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Jera’s Jamboree : Author Interview Bridie Hall

JJ is delighted to welcome Bridie Hall today

Bridie Hall sold her first story at fourteen. Since then, she has written dozens more, translated books, studied writing, and started writing novels. Her days revolve around stories and words, her sleepless nights involve plotting and inventing fascinating new characters. The only activity that takes up more of her time than writing, is reading.

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Hi Bridie,

Please summarise Letting Go in 20 words or less.

Letting Go is about one girl, two brothers, and a road trip that leaves them broken-hearted.

If you could choose to be one of your characters in your book/books which would you be? And why?

I would be Isabelle. Firstly, because she’s very artistic and sees the world through her artist’s eyes. Secondly, because even though she thinks she’s open minded and tolerant, Harper teaches her that people and situations are sometimes different than how we see them. I like that, I like people showing me known things from a new perspective, I like learning new things. I suppose, that’s why I wrote about Isabelle in the first place.

Do you have a most creative time of day?

My most creative time of day has always been, ironically, the night. I’m a night owl. But recently, because I have a two-year-old at home with me, I’ve been forced to write in the morning because by the time he goes to bed, I’m ruined and I don’t have a single creative thought in my brain left.

Do you have a favourite place you go to for inspiration or a favourite activity?

I find inspiration in very everyday things and situations, but to develop ideas, plots, characters it takes some time. The most useful activity for that is running. I let my mind go off in its strange directions, doing its magic, and more often than not, I will return home with a new development in the story or a new feature about a character. Similarly productive are the minutes before I fall asleep. But the unfortunate side effect is that that usually wakes me up, so sleepless nights are something I’m accustomed to.

Are you a pantser or a plotter?

As probably most writers, I’m a bit of both. I’ll get an idea, sometimes it’s for a conflict, sometimes for a character – that’s how most of my stories start. I’ve never written anything from the beginning to the end. I write down the scenes in the order they appear in my head. That means that I write the juiciest, best parts first, then I force myself to write the bits that connect the pivotal scenes. Sometimes, I will even draft an actual plot, especially if the storyline is more complex or has multiple subplots. But mostly, I just have a general idea of where I want the characters to end up. Sometimes, they surprise me and the story ends up entirely different than initially planned. For example, my current novella started out as a sci-fi conspiracy story, and ended up being a short story in the thriller mode of Daphne du Maurier.

What is your WIP?

My WIP is a long short story that I mentioned above. It’s about a woman being haunted by her past and about how that ruins her chances of being happy in the present.

I’m also working on a companion book to Letting Go. In this one, Chloe, Isabelle’s best friend, is the protagonist. And there’s a sweet boy in there somewhere, too.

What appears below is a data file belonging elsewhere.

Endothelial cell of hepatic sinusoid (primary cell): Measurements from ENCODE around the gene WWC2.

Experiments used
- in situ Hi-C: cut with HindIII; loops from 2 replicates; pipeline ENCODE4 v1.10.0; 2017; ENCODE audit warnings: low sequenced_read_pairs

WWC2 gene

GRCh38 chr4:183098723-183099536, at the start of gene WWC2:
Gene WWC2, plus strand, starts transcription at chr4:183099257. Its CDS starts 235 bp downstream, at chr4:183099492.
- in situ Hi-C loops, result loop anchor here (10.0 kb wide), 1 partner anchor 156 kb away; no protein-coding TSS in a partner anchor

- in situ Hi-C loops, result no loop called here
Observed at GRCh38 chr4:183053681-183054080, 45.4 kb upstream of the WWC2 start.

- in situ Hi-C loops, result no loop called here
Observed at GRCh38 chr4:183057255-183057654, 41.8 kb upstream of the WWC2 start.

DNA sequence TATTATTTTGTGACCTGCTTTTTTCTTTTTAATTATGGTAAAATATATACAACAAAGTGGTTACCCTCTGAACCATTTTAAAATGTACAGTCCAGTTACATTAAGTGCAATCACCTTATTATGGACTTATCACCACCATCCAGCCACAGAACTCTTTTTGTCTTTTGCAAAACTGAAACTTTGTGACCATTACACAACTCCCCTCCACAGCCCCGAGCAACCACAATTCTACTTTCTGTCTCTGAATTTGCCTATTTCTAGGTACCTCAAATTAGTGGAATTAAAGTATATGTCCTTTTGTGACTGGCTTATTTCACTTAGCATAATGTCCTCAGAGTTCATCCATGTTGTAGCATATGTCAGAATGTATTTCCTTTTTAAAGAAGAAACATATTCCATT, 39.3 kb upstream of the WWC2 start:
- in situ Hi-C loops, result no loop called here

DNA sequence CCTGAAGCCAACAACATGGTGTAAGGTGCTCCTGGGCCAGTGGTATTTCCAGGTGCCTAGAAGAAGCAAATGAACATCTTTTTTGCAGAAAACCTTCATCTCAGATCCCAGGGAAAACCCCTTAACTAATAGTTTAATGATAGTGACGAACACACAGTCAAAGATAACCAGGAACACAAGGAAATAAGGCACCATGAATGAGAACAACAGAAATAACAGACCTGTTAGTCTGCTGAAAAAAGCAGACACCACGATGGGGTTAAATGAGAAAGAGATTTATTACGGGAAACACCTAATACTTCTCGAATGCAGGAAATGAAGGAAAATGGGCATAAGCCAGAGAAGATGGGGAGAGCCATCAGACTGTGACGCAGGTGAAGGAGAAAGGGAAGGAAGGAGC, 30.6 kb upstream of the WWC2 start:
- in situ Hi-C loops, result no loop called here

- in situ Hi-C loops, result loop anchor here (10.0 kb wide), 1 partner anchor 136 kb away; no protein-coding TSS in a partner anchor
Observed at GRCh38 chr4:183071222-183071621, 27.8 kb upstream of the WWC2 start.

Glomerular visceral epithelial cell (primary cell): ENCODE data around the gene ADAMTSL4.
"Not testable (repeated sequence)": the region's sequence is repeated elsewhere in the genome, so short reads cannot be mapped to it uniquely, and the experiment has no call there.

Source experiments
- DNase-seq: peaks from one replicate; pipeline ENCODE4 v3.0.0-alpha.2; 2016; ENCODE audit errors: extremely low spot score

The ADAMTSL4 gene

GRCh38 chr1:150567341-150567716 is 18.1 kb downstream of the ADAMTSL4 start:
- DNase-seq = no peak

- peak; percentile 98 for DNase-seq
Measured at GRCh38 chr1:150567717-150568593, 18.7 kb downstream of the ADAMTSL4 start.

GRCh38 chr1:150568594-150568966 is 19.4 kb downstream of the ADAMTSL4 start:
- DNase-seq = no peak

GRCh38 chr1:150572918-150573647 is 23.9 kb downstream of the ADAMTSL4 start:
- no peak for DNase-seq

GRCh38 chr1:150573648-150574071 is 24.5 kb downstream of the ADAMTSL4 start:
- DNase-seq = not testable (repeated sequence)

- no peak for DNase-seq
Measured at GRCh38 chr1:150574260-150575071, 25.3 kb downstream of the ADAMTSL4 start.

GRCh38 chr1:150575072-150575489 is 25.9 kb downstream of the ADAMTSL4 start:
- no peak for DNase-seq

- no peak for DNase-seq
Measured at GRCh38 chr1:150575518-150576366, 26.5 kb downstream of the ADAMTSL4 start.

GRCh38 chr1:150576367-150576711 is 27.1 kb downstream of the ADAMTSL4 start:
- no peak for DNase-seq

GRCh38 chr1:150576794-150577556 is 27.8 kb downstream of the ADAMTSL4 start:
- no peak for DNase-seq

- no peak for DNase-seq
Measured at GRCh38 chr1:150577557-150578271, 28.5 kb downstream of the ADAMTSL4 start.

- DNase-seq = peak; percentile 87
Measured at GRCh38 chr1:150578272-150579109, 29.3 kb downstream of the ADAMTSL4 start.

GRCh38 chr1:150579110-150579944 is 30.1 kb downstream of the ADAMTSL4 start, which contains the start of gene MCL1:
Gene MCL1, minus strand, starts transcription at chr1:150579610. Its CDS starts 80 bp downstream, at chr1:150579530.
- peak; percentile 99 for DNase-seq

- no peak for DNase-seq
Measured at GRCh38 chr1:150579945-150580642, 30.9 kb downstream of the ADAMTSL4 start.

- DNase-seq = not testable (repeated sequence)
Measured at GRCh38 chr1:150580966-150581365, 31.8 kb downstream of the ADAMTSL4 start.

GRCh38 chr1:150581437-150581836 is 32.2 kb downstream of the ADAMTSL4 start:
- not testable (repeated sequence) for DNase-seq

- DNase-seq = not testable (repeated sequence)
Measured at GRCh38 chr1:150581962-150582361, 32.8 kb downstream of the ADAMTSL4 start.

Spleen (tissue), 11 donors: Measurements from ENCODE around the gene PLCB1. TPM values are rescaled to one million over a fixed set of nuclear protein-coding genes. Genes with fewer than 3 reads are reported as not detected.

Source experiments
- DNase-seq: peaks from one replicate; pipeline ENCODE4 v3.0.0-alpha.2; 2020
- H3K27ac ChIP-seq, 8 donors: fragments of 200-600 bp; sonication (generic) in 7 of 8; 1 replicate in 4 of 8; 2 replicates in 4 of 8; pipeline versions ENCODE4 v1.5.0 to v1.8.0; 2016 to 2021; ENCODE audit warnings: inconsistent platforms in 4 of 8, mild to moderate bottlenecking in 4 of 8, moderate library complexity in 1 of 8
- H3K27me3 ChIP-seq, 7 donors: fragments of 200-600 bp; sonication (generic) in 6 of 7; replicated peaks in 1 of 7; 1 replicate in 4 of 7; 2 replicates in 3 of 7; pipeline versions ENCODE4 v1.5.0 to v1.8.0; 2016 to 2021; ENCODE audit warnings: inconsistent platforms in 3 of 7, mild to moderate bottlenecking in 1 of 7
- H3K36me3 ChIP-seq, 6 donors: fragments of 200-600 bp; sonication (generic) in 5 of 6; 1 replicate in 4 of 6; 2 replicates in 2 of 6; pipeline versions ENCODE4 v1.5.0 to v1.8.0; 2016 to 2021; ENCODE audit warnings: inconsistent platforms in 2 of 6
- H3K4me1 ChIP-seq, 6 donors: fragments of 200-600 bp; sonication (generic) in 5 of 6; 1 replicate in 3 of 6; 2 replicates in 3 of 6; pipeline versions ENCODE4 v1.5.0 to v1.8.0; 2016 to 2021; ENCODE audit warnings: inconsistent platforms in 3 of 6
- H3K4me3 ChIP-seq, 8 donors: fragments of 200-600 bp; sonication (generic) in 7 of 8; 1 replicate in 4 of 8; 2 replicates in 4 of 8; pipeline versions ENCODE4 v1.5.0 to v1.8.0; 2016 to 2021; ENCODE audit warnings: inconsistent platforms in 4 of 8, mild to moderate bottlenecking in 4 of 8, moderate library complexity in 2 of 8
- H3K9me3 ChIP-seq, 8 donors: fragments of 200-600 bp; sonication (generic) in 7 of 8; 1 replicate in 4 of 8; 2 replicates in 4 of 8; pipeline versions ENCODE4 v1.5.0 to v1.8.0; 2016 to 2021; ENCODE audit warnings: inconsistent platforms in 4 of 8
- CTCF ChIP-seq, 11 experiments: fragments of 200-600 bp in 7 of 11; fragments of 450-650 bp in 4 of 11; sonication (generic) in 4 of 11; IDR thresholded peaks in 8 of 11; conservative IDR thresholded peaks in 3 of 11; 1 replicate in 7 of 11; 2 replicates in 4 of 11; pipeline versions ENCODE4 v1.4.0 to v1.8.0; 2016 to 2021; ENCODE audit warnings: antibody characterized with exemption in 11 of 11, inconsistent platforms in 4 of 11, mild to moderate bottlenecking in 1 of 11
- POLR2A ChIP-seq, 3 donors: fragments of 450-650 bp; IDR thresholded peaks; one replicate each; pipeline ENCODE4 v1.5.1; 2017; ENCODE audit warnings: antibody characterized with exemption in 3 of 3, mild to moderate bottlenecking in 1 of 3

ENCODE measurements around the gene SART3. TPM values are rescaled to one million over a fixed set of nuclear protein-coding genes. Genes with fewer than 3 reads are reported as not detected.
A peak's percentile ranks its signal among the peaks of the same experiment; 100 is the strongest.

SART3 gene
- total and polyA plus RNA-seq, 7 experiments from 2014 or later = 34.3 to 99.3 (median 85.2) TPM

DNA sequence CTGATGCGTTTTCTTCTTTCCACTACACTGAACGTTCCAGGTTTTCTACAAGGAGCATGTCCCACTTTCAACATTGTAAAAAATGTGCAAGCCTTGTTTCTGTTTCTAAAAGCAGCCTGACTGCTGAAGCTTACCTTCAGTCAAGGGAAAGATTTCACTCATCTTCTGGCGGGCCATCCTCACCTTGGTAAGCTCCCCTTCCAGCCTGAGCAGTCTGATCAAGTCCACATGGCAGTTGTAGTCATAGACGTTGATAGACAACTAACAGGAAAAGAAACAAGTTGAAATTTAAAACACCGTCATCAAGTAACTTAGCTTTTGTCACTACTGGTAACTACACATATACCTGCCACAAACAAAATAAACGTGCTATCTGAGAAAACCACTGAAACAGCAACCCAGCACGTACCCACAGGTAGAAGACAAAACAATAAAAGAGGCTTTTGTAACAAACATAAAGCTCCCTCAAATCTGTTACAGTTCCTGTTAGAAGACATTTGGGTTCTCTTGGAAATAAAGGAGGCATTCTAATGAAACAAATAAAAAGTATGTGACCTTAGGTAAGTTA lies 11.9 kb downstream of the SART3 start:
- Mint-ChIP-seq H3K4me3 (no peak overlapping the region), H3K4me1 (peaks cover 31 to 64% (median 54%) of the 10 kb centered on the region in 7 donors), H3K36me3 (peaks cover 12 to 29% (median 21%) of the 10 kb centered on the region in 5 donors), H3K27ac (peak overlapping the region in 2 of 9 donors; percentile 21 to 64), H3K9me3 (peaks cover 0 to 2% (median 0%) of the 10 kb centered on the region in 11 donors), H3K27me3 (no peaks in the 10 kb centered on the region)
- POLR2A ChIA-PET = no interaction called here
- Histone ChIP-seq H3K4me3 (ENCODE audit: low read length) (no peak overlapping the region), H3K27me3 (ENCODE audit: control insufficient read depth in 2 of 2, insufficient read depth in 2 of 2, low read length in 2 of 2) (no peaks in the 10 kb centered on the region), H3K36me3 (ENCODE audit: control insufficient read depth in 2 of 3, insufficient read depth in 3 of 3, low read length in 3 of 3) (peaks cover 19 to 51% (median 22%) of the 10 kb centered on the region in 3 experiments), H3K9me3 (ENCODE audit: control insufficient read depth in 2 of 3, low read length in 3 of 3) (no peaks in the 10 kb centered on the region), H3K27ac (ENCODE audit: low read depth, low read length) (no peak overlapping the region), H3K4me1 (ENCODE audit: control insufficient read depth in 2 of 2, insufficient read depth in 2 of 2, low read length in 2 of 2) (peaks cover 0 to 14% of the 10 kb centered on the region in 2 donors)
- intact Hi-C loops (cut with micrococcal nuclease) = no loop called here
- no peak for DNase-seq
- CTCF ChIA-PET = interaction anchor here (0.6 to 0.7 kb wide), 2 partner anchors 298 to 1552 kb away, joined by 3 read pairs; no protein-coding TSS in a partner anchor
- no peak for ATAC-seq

Do you think movie adaptations do books justice?  Do you have a favourite?

I think we, book lovers tend to be too critical of movie adaptations. Of course, some films feel flat compared to the original work. But we need to consider that films, despite the cutting-edge technology, are terribly limited compared to our imagination, because that’s what the films are essentially competing against; not the novel but our interpretation of it. Yes, I mostly prefer books because they offer me the chance to invest more of myself in their reading than a film does. But an example of a good, even great adaptation, for me, would be The Road.

Have you done any creative writing/writing courses that you would recommend to others?

I studied writing at Swinburne University in Melbourne. What I felt was truly great about it was that it included all types of writing, from prose, to poetry, to song writing, scripts, technical writing etc. It offered a very broad scope of knowledge, and I learned to appreciate and use techniques and ideas from different genres. I think it broadened my view of what writing is or can be.

Who is your target audience?   Have you written for other genres or plan to in the future?

My target audience for Letting Go are young adults. I’ve written for other genres, such as poetry and short stories. I consider this a sort of exercise for the writerly muscles. Writing in different genres, going out of your comfort zone can teach you unexpected things and that can only be good when it comes to creativity and inspiration.

What has been the best part of your writing journey so far?

Apart from the writing itself which is, obviously, the best part, the best thing about being published is the realization that people like my work. That they identify with my characters and enjoy the story, maybe even experience something new while reading it. This means a lot to me because that’s my main motivation to write – to share the stories, to have people respond to them.

Thank you Bridie.

Wishing you success with Letting Go and all your writing projects.

letting-go-teenIsabelle is left stranded at the airport, and her only chance of getting home is with her boyfriend’s older brother, Harper. When this good girl and bad boy set off towards home, it turns out that maybe she’s not such a good girl after all. And even bad boys have reasons for their bad behavior.

The road trip is full of shocking revelations and unexpected emotions, bringing the two of them closer than Isabelle ever thought possible. Maybe too close.